Content, Content Everywhere

How can communications professionals mine high-quality content from our college communities?

October 8, 2015

"Water, water, everywhere, Nor any drop to drink." — Samuel Taylor Coleridge, The Rime of the Ancient Mariner

I sometimes feel this way as a communications professional thinking about the vast stores of knowledge and expertise held in each of our institutions. Each lab and seminar, each scientist, philosopher, student, and alum is teeming with tantalizing content, and accessing it should be as effortless as scooping it up into one’s cupped hands.

But it isn’t.

Providing relevant quips for Twitter, timely blog posts for the website, and soundbites for the local NBC affiliate isn’t top-of-mind for our faculty and students. They often just don’t have the time or inclination to do so. Inside lecture halls and laboratories, they are focused on teaching, learning, research, assessment, and the hegemony of Taylor Swift, as well they should be.

Building a Reservoir of Content

You’ve probably noticed however that user-generated content is proliferating just outside our walls – Amazon reviews, YouTube videos, Spotify playlists, Internet memes, LinkedIn profiles, Wikipedia entries. Spend just a few seconds on a site like The Internet in Real-Time, and it’s enough to make a thirsty content marketer go mad.

One of those companies with an abundance of user-generated content is Unigo.com, an online college matching platform featuring over 700,000 student reviews and 1 million visitors each month. The site was founded by Jordan Goldman who, at 18, gathered 30,000 responses from students via an online survey to create the Students’ Guide to Colleges published by Penguin.

I asked Goldman what we in communications offices could do to mine high-quality content from our college communities without depleting the sources.

Provide Prompts, Leverage Technology

We have to respect people’s time and acknowledge that our requests go above and beyond their obligations to our institutions, so try to make the process as easy as possible.

When asking for comments on a current event, testimonial for a continuing education course, or career success story, ask specific questions.

“People are busy,” says Goldman. “And it’s hard to come up with something from scratch. Giving them questions helps them unlock the insight they already have.”

The right tools are important as well. Give them a form to fill out. Allow them to record a quick video on their webcam or audio file on their phone and provide a link to a drop box. Anything we can do to make the process easier will increase their participation.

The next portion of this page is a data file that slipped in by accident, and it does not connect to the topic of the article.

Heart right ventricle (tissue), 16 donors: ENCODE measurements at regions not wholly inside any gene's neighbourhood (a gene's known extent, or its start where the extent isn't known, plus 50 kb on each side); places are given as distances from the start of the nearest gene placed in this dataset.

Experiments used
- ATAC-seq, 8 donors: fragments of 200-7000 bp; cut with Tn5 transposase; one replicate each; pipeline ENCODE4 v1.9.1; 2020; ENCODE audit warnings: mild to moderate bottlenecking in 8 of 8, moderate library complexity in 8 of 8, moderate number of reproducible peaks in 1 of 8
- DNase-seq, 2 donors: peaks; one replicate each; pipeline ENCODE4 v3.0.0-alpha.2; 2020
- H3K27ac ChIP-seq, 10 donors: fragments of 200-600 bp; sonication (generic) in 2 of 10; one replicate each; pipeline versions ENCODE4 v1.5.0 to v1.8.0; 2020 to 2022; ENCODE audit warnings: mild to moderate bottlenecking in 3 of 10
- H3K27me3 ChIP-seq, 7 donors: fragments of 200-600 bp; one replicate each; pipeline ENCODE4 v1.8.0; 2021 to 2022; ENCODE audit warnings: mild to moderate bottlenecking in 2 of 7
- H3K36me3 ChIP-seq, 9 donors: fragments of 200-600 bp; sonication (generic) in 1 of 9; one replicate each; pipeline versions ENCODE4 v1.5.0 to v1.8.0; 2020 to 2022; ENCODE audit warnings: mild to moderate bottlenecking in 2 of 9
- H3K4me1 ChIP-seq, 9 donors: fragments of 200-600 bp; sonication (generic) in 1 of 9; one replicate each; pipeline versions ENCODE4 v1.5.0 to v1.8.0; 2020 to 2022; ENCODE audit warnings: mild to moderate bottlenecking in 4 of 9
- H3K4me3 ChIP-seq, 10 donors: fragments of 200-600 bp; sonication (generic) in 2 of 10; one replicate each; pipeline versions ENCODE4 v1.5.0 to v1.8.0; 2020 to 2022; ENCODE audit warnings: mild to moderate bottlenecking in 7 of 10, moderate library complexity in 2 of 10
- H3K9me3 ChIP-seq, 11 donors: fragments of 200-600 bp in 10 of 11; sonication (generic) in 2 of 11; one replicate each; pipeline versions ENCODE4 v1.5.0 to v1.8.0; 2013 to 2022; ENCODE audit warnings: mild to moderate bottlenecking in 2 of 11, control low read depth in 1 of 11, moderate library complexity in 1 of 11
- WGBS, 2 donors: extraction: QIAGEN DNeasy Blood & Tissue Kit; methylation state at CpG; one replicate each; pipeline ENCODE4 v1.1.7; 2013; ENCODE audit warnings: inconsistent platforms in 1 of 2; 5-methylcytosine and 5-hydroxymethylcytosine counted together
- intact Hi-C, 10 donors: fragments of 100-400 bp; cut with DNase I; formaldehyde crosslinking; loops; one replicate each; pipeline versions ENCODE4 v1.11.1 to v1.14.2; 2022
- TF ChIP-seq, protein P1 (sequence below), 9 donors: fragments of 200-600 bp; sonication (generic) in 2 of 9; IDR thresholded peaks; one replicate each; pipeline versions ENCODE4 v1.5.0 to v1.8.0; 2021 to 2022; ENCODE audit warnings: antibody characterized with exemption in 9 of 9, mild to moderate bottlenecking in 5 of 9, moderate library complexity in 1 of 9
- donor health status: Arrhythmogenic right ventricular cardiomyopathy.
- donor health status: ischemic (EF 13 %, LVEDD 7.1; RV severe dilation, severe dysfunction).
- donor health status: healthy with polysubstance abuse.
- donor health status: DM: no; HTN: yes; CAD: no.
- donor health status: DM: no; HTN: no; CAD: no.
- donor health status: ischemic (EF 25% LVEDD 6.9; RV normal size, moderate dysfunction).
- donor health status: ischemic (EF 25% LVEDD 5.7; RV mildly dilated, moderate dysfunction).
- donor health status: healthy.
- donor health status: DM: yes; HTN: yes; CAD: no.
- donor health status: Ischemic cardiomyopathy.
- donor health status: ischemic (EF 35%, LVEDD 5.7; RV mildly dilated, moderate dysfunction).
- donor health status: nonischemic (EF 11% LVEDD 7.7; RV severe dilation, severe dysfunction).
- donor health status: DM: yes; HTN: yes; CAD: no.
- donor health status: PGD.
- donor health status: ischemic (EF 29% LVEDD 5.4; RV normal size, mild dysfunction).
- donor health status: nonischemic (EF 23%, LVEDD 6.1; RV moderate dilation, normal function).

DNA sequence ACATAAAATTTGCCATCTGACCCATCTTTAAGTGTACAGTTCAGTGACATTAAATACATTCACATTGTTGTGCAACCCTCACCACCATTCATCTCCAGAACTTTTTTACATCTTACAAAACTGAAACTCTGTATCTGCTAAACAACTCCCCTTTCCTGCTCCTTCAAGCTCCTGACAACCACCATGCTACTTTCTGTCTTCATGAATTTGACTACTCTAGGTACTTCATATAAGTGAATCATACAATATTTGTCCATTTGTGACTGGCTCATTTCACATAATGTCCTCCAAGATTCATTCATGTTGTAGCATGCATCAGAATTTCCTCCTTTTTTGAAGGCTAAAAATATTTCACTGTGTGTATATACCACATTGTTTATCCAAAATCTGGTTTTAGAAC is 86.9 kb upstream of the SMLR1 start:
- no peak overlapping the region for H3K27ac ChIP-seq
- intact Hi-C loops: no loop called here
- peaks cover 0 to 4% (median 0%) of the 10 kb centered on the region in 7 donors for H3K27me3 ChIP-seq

Showcase Authenticity

Our faculty offices and student lounges may not be manicured. Our students’ faces may be shiny, the pics they take a little grainy, the video a little orange-y, but Goldman implies that our tolerance for shiny, grainy, and orange-y has increased with the amount of content we consume online.

“When user-generated content is so prevalent, it’s the highly-produced, slick stuff that starts to look suspect.”

Ask Regularly, Deliver at Scale

One 15-second video of a student describing why she chose to major in Engineering is nice. 30 videos of students describing why they chose their major is an initiative. One alum posting an old picture with their first college roommate is cute. 30 alums posting is viral.

“Don’t be afraid to ask for content en masse,” Goldman urges. “If you get 20 professors to create two-minute videos describing their research, you’ve got a database.”

Establishing a routine process of collecting content in bulk (with the proper release and disclaimer information) also takes the pressure off of any one source and helps manage expectations of how the content will be used overall.

“Knowing that a regular solicitation for input will be coming once a month to a group allows people to manage their time, to participate one month but not the next, and to understand that their contribution may be used or may not.”

Making the Case

Goldman reminds me that harnessing these natural resources isn’t just about click-throughs, impressions, and search engine optimization however. It’s an opportunity for colleges and universities to showcase relevance.

I couldn’t agree more.

At a time when the worth of a college education is being questioned, when it’s being measured solely by the earning potential of our graduates, we must find more ways to tell the world about our scientific discoveries, cultural insights, and social innovations. We have to open the floodgates.

Donna Lehmann is the director of online communications at Fordham University in New York City.


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